How can I save my valuable research material for the future?

You should definitely go to one of the established repositories for research data. They are made just for that.

In Austria, there are already several institutional repositories available. Which one to use depends on the type of resource, how it is to be used and also on your affiliation.

Do you accept data from anybody?

As part of the CLARIN-AT infrastructure, CCV/LRP is intended to be a service for Austrian researchers.

Do you accept any data?

Language Resources Portal is specialized in language resources obviously, this includes digital texts (including images of texts), lexicographic resources, or semantic resources like vocabularies and thesauri. In case of doubt, simply contact us.

What data formats do you accept?

You are strongly encouraged to provide the resources in standard formats acknowledged by the respective international research communities. We will support you in converting the data if this is necessary and feasible. The preferred encoding system for textual data in our repository is TEI/XML (Text Encoding Initiative) with metadata in CMDI (Component Metadata Infrastructure). For an overview of recommended standard formats have a look at the CLARIN standards recommendations.

What is the actual depositing/archiving procedure?

During the submission of digital language resources to the repository, the data undergo a curation process in order to ensure quality and consistency. We assist you in meeting necessary requirements for sustainable resource archiving: data have to be provided with metadata in standard formats accepted/adopted in the respective communities, persistent identifiers (PIDs) have to be assigned, IPR issues have to be resolved and clear statements with regard to licensing and possible use of the resources are to be made.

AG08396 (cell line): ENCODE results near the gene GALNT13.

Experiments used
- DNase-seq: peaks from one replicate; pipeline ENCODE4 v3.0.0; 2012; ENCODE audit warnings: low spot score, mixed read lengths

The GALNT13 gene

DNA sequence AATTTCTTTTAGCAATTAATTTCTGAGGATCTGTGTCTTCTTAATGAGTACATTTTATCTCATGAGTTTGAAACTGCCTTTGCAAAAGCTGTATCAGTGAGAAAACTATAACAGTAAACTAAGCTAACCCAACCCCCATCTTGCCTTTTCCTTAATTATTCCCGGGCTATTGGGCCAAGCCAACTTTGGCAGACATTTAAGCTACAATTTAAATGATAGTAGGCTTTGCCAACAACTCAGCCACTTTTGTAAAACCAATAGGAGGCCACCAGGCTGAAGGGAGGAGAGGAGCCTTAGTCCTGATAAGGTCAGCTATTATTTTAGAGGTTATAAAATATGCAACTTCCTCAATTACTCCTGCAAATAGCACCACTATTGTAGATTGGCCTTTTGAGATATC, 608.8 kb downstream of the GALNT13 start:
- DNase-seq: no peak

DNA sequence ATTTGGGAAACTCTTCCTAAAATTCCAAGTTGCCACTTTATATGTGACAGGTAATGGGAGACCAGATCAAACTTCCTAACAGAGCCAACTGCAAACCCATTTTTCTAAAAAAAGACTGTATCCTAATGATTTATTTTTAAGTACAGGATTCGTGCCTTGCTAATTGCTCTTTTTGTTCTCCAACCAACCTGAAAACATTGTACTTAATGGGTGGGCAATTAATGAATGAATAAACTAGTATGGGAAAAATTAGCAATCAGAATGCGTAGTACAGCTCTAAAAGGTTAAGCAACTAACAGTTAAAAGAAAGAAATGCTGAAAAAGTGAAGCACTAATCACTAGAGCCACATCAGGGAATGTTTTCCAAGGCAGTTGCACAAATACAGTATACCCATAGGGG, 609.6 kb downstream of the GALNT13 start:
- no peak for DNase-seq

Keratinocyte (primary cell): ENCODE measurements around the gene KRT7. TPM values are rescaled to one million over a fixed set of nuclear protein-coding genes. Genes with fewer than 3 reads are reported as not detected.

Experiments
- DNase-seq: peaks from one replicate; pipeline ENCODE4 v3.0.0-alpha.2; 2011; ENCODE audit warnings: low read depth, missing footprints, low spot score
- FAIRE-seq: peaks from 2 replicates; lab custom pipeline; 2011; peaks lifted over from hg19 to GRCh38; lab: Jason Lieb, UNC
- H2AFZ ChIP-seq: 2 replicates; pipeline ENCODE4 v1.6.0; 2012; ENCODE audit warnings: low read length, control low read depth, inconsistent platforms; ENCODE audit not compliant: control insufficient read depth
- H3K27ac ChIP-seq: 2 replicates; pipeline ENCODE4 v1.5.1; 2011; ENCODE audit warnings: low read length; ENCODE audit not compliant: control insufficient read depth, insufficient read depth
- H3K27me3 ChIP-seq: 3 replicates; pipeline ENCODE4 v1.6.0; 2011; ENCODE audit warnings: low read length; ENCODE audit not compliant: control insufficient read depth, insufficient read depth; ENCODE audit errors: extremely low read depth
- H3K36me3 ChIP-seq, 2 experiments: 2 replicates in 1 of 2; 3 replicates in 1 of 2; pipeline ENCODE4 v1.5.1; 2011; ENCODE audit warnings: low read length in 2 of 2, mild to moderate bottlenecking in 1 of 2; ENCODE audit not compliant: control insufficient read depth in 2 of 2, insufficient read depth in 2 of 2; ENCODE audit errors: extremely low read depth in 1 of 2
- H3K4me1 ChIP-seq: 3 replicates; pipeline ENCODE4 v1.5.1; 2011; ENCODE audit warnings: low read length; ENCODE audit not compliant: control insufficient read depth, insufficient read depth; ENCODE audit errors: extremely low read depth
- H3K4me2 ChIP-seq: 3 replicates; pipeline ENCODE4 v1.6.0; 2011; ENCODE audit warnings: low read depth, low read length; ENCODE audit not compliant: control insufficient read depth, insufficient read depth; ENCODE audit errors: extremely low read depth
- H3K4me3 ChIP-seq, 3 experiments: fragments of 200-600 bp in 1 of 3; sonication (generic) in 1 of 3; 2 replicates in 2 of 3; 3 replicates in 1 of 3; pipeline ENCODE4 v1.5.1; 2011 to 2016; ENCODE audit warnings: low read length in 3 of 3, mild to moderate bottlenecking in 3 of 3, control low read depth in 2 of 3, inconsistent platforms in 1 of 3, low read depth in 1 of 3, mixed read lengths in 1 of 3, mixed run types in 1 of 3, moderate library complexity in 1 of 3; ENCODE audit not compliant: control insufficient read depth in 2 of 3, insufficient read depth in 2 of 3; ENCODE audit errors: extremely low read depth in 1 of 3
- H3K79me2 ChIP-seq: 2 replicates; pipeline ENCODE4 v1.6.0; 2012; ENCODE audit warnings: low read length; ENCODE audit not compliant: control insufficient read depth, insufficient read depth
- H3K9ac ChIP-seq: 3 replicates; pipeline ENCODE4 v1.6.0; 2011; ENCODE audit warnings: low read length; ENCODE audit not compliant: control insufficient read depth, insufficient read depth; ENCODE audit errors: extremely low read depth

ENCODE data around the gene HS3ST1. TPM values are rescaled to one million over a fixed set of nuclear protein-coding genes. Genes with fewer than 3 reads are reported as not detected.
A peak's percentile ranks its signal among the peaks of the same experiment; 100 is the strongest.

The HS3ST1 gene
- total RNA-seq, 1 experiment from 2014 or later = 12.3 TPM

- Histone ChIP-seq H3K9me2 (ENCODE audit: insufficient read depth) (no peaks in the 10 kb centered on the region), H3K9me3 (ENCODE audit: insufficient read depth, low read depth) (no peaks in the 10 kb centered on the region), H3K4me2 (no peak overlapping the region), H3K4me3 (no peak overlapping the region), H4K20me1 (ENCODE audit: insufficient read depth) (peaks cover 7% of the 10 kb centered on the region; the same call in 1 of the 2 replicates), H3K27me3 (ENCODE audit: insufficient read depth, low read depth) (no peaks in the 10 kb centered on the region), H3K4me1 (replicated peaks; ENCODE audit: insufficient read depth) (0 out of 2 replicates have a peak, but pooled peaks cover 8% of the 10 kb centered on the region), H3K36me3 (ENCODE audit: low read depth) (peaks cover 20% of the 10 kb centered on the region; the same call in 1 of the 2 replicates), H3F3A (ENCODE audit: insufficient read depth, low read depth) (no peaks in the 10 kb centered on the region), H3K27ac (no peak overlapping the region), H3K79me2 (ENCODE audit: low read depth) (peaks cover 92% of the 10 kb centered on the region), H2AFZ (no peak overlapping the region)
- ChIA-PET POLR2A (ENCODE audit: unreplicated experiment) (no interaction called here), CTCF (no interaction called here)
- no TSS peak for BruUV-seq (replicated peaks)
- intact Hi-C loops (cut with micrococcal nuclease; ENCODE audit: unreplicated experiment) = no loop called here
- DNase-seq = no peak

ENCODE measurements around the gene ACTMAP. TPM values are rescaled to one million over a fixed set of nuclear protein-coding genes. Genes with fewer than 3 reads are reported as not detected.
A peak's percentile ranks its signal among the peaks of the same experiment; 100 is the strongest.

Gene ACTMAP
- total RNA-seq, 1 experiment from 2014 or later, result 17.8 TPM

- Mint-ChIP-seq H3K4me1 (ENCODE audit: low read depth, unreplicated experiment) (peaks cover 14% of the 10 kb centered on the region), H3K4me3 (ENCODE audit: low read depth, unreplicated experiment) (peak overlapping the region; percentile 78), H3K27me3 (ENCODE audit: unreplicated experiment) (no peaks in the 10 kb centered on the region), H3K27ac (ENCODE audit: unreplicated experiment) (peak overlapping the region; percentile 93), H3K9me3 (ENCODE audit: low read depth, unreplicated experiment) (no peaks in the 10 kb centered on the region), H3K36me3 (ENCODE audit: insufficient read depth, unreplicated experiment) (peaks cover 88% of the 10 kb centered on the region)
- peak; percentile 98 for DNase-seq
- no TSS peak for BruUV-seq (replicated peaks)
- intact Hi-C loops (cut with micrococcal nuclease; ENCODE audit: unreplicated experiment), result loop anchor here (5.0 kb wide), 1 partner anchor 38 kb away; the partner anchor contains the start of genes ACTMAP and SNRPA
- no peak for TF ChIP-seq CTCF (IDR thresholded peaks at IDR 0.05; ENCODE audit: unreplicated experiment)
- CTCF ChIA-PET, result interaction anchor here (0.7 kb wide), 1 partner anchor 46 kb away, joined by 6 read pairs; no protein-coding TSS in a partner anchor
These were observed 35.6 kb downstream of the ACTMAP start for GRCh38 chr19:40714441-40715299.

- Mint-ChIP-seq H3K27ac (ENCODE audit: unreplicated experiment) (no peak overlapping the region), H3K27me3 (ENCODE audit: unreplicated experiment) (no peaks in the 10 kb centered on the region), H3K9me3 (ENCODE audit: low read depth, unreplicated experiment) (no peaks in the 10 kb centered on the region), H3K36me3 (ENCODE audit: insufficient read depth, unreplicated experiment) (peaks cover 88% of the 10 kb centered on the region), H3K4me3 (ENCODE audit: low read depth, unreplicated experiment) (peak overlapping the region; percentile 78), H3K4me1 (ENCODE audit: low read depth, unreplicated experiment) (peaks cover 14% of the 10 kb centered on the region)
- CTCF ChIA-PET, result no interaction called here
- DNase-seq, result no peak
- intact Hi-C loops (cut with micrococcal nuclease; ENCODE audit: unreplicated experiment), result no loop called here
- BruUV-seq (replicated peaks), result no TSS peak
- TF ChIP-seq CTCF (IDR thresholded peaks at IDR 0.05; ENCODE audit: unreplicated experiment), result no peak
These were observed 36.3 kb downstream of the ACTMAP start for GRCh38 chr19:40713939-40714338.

The depositor is also required to sign a deposition agreement acknowledging the (s)he is the holder of rights to the data and that (s)he has the right to grant the rights contained in this licence.

Once the data is indeed deposited in the repository it is assigned a PID for stable reference.

How can the archived data be cited? What is a "PID"?

In accordance with CLARIN’s technical defaults, CCV/LRP makes use of the Handle System to assign unique and persistent identifiers to the digital objects. In such a manner, every resource has a uniquely identifiable URL that will always point to the same data, wherever it might physically move in the future. The handle is especially meant for citing the resources in publications.

What if I want/need to update the archived data?

Every change to the resources and metadata is stored as a new version. The PID always points to the latest version. However if the changes are substantial and/or the two versions should both be equally available, a new object with a new PID should be created that is equipped with a link to the preceding version, which retains its PID.

How safe is my data in your repository?

The repository is ran on the hardware/servers maintained by the Computing Centre of the Austrian Academy of Sciences (ARZ), which makes for a solid organisational and technical backing.

The data in the repository is backed up in a regular manner: a backup copy is stored everyday on another server on-site and once a week an additional copy off-site. The LRP performs regular checks of the integrity of the copies. In case of corruption, the backup data set is replaced by a new one. We keep at least three copies at all times, one of them off-site.

What if I want to withdraw the resources in the future? Can I delete the data?

Yes, if need be. However we at least need to keep a reference that the data was there, so the administrative metadata will be retained indicating that the data itself were removed.

Do I need to pay to deposit the resources?